I'm back tonight at GeneaBlogie headquarters in Carmichael, California, after a trip of nearly three weeks to Missouri. A good deal of the time was taken by travel itself, since we opted to take Amtrak. We spent time in St Louis and Kansas City.
As I've mentioned in some of the posts while on the trip, I'll have in the coming days some "Lessons Learned" and some tips about how to make the best use of a research trip.
This was the third research trip I've made in the last three years. In 2005, I went to Georgia and in Upson County, met the competent and delightful Penny Cliff. Last year, it was off to Salt Lake City and the Family History Library. And this year, to the Midwest.
Despite the generally pleasant time I've had on these trips, an important question to ask is, "Are research trips worthwhile?" Clearly, travel is expensive, time-consuming, and stressful. More resources are being made available on the Internet and from local Family History Centers. E-mail contact between researchers, archives, and agencies is simple and convenient. So why spend time, money, and maybe part of one's sanity to travel for genealogical research?
There are some resources that are only available where they are. For example, on this trip, I visited the Kansas City Public Library and read the manuscript that contains the journal of my ancestor Dan Carpenter. That manuscript just is not available any place else except in the KCMO library's special collections--and they don't lend it out. In St Louis, I went through the entire archives of the St Louis Post-Dispatch and the St Louis Globe-Democrat. I've found only limited archived material from these two newspapers on the Internet.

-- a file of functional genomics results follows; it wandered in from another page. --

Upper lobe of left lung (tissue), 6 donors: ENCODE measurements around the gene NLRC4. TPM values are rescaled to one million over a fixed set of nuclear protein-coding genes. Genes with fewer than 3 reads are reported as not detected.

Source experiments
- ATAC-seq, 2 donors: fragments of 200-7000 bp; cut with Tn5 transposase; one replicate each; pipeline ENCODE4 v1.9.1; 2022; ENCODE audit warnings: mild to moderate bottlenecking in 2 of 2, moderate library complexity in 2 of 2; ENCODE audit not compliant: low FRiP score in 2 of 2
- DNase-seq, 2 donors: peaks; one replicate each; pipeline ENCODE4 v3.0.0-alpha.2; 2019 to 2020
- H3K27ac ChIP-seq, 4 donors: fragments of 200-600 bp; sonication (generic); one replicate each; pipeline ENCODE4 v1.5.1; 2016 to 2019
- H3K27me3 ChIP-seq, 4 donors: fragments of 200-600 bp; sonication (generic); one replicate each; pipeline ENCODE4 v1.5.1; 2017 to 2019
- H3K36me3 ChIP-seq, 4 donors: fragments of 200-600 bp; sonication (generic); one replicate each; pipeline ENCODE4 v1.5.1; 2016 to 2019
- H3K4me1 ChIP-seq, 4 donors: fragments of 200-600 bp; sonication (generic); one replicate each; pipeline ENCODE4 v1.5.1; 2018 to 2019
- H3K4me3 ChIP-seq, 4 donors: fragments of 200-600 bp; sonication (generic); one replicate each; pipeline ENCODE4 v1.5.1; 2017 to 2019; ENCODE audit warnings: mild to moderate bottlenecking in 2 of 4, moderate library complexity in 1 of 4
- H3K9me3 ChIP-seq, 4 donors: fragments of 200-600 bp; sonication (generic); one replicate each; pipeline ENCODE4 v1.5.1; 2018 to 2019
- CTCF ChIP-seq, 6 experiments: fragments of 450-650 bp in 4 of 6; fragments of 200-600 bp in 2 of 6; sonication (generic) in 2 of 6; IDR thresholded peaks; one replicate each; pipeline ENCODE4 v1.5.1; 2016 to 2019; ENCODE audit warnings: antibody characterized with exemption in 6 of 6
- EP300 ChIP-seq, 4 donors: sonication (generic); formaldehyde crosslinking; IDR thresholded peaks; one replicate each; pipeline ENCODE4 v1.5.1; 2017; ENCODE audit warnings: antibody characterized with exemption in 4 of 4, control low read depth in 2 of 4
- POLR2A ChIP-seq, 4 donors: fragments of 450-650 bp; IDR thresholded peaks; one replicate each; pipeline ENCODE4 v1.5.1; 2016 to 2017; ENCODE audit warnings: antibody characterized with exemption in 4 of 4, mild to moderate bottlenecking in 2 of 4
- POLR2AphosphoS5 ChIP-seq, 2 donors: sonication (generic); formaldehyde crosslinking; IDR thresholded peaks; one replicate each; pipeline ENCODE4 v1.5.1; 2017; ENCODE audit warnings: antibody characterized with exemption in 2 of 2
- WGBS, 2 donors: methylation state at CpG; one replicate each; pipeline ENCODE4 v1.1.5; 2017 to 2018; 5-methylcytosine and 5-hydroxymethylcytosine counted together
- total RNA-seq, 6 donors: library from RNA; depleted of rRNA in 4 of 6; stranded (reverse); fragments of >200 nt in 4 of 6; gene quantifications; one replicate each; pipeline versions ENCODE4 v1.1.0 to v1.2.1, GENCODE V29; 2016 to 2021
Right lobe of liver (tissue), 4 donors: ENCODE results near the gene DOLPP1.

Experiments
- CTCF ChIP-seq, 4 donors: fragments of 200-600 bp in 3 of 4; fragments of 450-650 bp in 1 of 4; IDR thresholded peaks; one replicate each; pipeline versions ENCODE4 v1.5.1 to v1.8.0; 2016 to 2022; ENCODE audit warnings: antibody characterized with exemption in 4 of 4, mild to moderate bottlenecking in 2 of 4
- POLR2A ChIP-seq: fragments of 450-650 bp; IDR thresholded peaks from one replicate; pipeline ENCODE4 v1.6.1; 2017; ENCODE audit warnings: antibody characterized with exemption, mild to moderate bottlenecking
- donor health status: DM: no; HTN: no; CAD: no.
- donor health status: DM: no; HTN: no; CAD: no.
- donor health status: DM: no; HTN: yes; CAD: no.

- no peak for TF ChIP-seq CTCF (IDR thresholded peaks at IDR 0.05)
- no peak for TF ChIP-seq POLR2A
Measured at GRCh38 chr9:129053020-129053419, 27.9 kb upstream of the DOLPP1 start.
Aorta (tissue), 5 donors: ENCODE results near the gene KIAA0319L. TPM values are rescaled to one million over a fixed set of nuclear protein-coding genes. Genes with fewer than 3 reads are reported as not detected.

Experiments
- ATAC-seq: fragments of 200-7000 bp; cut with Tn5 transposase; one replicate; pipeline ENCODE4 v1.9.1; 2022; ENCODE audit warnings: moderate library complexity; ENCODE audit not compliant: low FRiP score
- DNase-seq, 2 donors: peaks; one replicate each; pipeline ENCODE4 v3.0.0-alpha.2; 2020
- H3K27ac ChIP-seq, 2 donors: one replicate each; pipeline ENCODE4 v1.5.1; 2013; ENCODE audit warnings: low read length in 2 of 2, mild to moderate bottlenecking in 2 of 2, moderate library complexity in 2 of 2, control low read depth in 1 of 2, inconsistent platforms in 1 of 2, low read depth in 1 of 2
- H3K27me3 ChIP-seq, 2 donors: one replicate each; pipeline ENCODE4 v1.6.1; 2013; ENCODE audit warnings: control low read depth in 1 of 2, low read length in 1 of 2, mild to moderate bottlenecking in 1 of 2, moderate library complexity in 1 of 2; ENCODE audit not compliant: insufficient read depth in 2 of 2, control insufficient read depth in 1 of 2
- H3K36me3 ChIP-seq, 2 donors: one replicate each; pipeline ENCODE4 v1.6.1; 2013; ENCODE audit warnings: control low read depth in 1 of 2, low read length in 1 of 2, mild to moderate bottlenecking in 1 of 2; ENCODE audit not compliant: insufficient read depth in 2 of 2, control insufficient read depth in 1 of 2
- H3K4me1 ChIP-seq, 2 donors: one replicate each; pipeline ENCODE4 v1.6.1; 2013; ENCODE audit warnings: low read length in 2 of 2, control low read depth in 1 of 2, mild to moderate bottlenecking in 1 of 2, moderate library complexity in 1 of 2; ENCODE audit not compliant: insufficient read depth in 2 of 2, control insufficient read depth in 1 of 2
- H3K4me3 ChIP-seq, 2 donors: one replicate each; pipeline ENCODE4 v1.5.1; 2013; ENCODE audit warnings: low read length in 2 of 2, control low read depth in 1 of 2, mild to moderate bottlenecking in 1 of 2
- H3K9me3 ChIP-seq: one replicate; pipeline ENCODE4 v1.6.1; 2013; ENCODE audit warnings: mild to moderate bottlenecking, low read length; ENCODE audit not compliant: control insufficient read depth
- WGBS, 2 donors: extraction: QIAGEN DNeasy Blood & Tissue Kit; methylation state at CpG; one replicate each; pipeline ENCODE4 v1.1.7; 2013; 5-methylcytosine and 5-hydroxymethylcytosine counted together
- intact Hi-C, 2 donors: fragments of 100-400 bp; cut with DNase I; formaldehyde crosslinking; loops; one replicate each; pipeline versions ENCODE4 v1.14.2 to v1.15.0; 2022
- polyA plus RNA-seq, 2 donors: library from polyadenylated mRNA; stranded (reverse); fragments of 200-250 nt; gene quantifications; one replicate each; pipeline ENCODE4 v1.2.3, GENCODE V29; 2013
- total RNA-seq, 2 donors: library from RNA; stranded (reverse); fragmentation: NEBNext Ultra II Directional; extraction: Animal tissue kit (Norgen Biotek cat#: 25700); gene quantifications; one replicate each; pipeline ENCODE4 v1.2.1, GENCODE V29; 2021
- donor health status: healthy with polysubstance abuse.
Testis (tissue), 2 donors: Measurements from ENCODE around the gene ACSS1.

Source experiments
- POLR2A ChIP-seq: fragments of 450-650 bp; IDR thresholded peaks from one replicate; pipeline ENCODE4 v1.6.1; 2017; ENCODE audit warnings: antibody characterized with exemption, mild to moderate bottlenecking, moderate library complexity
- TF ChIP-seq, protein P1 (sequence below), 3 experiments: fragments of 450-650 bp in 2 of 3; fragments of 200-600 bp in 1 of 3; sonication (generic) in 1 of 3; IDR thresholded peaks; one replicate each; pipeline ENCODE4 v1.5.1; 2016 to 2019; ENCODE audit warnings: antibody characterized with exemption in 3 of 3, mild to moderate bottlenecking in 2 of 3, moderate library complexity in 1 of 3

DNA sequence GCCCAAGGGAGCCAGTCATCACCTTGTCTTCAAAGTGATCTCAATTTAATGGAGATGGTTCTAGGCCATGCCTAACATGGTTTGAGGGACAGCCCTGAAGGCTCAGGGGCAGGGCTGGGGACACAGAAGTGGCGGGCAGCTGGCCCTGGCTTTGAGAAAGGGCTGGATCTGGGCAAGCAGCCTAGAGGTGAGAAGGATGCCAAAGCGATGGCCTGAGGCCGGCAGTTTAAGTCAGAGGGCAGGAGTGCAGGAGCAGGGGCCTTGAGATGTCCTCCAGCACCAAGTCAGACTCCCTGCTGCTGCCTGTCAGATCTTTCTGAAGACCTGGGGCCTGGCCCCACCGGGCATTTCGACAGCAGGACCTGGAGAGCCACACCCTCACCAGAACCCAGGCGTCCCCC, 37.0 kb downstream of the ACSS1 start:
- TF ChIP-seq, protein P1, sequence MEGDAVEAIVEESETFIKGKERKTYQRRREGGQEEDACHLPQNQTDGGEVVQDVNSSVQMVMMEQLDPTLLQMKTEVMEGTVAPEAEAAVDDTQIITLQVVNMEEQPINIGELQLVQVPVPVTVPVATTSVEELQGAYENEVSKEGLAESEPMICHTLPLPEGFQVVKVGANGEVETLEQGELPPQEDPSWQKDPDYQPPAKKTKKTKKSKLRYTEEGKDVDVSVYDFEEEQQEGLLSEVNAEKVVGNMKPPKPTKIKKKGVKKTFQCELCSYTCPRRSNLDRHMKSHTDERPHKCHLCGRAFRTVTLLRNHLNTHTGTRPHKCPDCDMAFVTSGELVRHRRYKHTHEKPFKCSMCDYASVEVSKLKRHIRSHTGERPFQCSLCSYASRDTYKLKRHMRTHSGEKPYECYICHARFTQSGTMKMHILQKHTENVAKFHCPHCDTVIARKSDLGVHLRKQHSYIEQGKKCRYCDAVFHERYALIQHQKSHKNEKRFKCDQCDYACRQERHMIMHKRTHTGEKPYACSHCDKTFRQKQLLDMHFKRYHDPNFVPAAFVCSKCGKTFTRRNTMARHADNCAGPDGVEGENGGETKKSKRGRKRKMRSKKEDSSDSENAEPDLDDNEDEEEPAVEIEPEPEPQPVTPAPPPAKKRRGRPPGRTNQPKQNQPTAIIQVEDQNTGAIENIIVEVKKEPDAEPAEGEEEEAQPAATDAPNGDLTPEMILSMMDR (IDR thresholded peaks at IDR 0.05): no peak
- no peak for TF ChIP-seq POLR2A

Then, in Prairie du Rocher, Illinois, I was able to talk to the local priest who had a wealth of information that I otherwise would not have come across. And, we had the serendipitous meeting with Margaret Kimball Brown, Ph.D., one of the leading experts on French colonization in North America.
In Kansas City and St Louis, I walked several cemeteries and came across surprises in both cities. In both cities, I had access to photographs and documents in the possession of individuals who sometimes didn't realize what they had, or if they did, they weren't about to part with it. (Thanks to suggestions made by Becky at kinexxions, and Sally Jacobs, The Practical Archivist, I had my CanoScan LiDE 70 portable scanner with me!).
I was able to speak with people with first hand knowledge of events and individuals. (Yes, this might be done by telephone, letter, or e-mail, but in an upcoming post on research tips, I'll talk about the advantages [and pitfalls] of in-person interviews).
I could take photographs from the vantages that I wanted and explore buildings and houses as thoroughly as I wanted.
I made new acquaintances and renewed old relationships.
And I had fun!
So, is a research trip worthwhile? In the end, that's a question that each must answer for him- or herself. For me, a well-planned trip indeed can be well worth the investment. In several upcoming posts, I'll write about how to make your trip worthwhile.